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While Roberts v. Boston outlawed segregation in Massachusetts schools in 1855, segregation and discrimination continued in housing, school districting, and socializing.
Crosson recalled not "mixing" with the white children, often being discouraged from engaging with them outside of school.
Crosson attended the Hyde School, Girl's High School, and Salem Normal School. She traveled the sixteen miles from Boston to Salem everyday to take advantage of the elementary school education program.
Wilhelmina later attended the Boston Teachers College and joined the Alpha Kappa Alpha sorority, the first sorority for African American women.
Not many of Wilhelmina's peers attended college. To change that, she founded the Aristo Club of Boston in 1925.
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Members of the club wrote a curriculum for African American history, a subject that had not yet been taught in Boston Public Schools. They also raised funding for scholarships for black students. In 1926, the club successfully implemented Boston's first "Negro History Week," which allowed their new history curriculum to be taught in schools. Wilhelmina and other club members paved the way for Black History Month which wasn't celebrated widely until 1970.
Wilhelmina began working for Boston's Hancock School immediately after her graduation. The Hancock School educated children from many of Boston's Italian immigrant families.
While working with Italian immigrants and students from low-income situations, she pioneered Boston's first remedial reading program in 1935.
She showed compassion for students, and knew that basic reading skills varied no matter their grade in school. The success of her remedial programs led Crosson to get invited to speak at schools all over Boston. She went on to open the first Remedial Center in Boston at the Paul Revere School.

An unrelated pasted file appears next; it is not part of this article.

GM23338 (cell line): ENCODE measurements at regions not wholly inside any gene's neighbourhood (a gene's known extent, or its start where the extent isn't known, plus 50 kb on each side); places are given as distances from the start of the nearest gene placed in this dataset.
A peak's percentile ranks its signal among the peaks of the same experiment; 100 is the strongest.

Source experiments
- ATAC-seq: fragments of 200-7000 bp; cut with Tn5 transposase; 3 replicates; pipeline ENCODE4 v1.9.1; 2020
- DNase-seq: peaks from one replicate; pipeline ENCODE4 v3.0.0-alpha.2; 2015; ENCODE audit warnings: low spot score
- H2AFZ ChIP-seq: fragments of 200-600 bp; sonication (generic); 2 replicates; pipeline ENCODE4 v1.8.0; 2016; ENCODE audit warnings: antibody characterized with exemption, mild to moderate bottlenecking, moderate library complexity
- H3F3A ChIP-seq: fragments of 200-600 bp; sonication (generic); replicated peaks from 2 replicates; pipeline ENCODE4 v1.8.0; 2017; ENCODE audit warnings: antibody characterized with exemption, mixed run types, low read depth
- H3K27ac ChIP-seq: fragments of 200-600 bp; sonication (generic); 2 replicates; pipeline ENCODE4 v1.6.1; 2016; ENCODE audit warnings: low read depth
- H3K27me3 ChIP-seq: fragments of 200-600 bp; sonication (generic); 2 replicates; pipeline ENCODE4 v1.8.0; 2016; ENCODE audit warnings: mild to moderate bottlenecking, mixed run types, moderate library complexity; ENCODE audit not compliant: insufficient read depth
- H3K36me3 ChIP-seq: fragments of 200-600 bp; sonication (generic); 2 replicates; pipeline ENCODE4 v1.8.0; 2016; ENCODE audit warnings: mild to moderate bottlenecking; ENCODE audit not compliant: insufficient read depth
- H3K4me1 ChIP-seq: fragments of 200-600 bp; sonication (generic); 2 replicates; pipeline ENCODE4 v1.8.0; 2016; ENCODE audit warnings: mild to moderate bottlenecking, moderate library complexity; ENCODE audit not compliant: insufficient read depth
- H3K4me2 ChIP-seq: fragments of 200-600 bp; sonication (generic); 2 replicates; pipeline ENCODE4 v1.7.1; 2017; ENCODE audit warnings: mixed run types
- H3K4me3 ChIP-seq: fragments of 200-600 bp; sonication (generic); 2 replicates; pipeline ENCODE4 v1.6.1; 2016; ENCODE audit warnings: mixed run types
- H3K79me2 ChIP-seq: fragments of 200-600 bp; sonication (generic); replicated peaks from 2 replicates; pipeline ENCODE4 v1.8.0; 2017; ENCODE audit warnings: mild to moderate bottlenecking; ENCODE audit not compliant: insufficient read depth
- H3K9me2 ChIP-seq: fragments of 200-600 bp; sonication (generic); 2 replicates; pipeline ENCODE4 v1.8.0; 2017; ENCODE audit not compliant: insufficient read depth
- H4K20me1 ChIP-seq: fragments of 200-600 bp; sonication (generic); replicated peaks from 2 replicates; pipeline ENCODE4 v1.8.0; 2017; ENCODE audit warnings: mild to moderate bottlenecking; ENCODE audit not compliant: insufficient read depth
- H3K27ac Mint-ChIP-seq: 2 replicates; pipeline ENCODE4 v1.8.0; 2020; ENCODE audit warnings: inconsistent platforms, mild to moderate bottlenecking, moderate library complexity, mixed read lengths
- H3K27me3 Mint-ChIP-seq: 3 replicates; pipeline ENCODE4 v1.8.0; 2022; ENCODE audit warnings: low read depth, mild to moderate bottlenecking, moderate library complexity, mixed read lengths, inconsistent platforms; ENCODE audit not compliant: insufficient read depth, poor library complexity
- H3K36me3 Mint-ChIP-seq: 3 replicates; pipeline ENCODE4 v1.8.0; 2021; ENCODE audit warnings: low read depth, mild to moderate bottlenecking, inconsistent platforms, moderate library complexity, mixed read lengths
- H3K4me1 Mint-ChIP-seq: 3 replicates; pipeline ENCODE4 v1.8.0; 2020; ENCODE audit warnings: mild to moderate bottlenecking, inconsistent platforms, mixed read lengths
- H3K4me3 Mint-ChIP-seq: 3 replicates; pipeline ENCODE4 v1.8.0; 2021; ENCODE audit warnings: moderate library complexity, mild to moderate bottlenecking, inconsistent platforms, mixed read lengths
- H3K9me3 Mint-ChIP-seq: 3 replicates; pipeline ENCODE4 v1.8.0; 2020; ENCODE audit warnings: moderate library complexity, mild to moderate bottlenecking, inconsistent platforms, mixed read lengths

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In 1952, Crosson moved to North Carolina when she was offered the role of president at Palmer Memorial Institute, a lifelong dream of hers. In order to be more qualified for the role, she obtained her master's degree in educational administration at the age of 54.
The student body of Palmer was diverse and participated in integrated recreational activities. Crosson served as president from 1952 to 1966, when she retired and moved back to Boston. Even after retirement she continued tutoring children and homeless populations. She passed away in 1991.
Crosson's contributions to education are undeniable. Her kind heart and her unwavering dedication to teaching molded the livelihood of under-served communities for generations to come. If you want to read more about Wilhelmina Crosson in her own words, check out the transcript of her oral history!
This blog post was written by Katie Meyers, a graduate student at Simmons University. She is earning a degree in Library and Information Science, with a concentration in Archives Management.
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